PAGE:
Wednesday, October 07th, 2009 | Author:

It’s Wednesday again, and time for more Words. If you’re posting, be sure to leave your link in Mr. Linky. If you’re just reading, be sure to click on Mr. Linky and see what others are saying this week. And, as always, your comments are invited.



I had an interesting exchange this week with a pastor in California. He has a blog called “Leave the Building” which is just what their church did. They sold their building, and are now operating as “a community of house churches.”

Regular readers will know that I think this is a great idea – much better than my idea of blowing up all the church buildings – so I’ve been sporadically following the posts on this blog.

In his most recent post, he was taking Max Lucado to task over his new book titled Fearless. I objected to this line in his post:

Because when the Body of Christ has your back, what is there to fear?

My response was this:

I think you more appropriately should have said “If God is for us, who is against us?” (Rom 8:31)

We eventually came to a sort of agreement, but I’m asking all of you what you think. You can read the whole thread here and even join in if you want. But I’d be very interested in your comments on this.

And while you’re reading, you can listen to this classic hymn, one of my favorites.

Share
You can follow any responses to this entry through the RSS 2.0 feed. Both comments and pings are currently closed.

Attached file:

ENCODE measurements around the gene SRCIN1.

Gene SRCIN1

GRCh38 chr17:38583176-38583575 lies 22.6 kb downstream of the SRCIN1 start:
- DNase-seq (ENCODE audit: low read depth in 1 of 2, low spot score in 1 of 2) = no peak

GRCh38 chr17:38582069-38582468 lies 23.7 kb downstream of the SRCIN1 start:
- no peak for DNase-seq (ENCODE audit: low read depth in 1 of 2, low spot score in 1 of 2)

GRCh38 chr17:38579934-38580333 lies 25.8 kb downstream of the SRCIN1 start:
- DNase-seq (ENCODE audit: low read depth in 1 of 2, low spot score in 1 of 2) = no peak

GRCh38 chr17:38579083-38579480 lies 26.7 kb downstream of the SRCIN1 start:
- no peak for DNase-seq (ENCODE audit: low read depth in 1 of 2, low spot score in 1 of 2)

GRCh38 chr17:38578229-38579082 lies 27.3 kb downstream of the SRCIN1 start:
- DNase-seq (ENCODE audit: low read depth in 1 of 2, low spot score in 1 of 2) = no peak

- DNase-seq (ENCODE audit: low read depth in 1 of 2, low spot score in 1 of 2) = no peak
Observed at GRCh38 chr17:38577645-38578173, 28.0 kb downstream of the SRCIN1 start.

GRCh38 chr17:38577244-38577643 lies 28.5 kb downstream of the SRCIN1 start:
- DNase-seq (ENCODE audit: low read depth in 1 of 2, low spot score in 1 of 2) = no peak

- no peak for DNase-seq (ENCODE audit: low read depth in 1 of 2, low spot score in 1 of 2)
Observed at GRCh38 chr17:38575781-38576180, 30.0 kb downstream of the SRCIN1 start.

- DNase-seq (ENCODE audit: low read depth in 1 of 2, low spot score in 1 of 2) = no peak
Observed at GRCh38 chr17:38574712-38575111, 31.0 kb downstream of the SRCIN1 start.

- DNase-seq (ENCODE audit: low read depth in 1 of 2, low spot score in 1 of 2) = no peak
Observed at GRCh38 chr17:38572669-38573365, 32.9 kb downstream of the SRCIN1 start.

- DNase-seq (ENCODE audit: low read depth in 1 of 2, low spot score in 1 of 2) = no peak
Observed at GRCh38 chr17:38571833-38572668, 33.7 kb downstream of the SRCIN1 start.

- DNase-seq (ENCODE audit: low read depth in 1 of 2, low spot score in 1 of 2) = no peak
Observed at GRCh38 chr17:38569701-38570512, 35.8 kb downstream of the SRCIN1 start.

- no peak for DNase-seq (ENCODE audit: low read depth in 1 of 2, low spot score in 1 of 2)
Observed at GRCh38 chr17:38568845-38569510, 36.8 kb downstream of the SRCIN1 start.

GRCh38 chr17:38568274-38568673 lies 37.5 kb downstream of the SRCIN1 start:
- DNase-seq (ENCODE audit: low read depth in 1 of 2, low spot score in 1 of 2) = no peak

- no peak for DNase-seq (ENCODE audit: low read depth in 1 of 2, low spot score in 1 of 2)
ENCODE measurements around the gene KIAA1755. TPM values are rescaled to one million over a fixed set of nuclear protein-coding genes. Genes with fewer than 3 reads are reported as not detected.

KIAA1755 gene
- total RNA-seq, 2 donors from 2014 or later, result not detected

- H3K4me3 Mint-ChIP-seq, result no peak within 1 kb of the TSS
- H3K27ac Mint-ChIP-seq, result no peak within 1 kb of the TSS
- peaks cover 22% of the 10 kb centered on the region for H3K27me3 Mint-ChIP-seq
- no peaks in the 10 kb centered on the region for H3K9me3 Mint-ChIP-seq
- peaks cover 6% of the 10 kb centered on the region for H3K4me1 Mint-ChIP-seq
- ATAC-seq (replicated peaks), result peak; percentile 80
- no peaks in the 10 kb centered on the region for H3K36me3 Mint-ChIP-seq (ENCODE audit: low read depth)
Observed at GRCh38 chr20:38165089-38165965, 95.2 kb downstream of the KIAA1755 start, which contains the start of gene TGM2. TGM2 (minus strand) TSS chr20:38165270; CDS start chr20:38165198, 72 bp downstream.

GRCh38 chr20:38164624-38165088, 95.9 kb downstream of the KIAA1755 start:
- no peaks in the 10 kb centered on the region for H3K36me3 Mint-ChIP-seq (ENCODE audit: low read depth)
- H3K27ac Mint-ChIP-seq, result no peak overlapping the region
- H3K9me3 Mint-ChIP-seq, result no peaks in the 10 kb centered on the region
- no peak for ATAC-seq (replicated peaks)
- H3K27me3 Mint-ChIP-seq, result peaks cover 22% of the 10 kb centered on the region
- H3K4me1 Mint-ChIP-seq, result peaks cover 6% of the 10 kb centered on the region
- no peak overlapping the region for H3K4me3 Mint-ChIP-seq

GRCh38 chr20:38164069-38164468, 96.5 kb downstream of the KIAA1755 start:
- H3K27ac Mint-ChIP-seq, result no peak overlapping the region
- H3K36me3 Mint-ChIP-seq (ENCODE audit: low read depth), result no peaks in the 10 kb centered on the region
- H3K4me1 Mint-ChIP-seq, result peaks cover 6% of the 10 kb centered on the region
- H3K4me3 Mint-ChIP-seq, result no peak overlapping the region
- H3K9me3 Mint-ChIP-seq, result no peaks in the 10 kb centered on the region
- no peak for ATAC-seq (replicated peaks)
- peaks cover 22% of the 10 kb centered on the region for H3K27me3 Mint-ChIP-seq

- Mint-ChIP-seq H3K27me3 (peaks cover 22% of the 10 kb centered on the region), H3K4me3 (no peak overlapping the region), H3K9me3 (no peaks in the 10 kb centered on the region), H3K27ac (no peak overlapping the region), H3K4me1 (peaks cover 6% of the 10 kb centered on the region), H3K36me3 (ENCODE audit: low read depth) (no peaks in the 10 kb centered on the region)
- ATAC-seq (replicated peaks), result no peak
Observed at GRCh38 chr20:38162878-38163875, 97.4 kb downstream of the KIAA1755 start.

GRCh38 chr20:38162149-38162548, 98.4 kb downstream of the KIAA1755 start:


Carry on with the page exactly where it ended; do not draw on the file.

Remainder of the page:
5 Responses
  1. Queen of Pith says:

    "When two or more are gathered in my name…."

    A church is not a building, but the two or more gathered together to worship Christ!

  2. AKA Angrywhiteman says:

    I think you presented your case well, I hope your pearls didn't go for naught.

    I would add that QofP's comment is apt, and that when you get down where the rubber meets the road, it is sometimes just you and Christ (making two) gathered in His name.

    When we're delivered up there will be no community standing by.

    Mar 13:9 But take heed to yourselves: for they shall deliver you up to councils; and in the synagogues ye shall be beaten: and ye shall be brought before rulers and kings for my sake, for a testimony against them.

  3. Jim Wetzel says:

    In fear and trembling, I'll have to say that I don't really see community as being optional for believers. And that doesn't mean, as far as I can see, that one's faith is to be "in" the community, nor "based on" the community. Rather, it's based on the One Who said to a small community, just after Judas Iscariot had departed, "A new commandment I give to you, that you love one another, even as I have loved you, that you also love one another. By this all men will know that you are My disciples, if you have love for one another."

    This command of our Lord didn't promise us immunity from betrayal by those we love. There is, as many have observed, no safety anywhere in this world of sin, and Jesus certainly knew, even as He spoke His words, that his immediate betrayer was already on his way to the "authorities," and that He was speaking to another (temporary) betrayer in Peter. He loved them anyway, just as He loves me in spite of my many betrayals. And if, in the dark days to come, a brother or sister sells me to the minions of the dark Prince of this world, it will be my obligation to love that brother or sister anyway. Don't know how well I'll succeed, but that goes back to fear — something that I'm shamefully familiar with.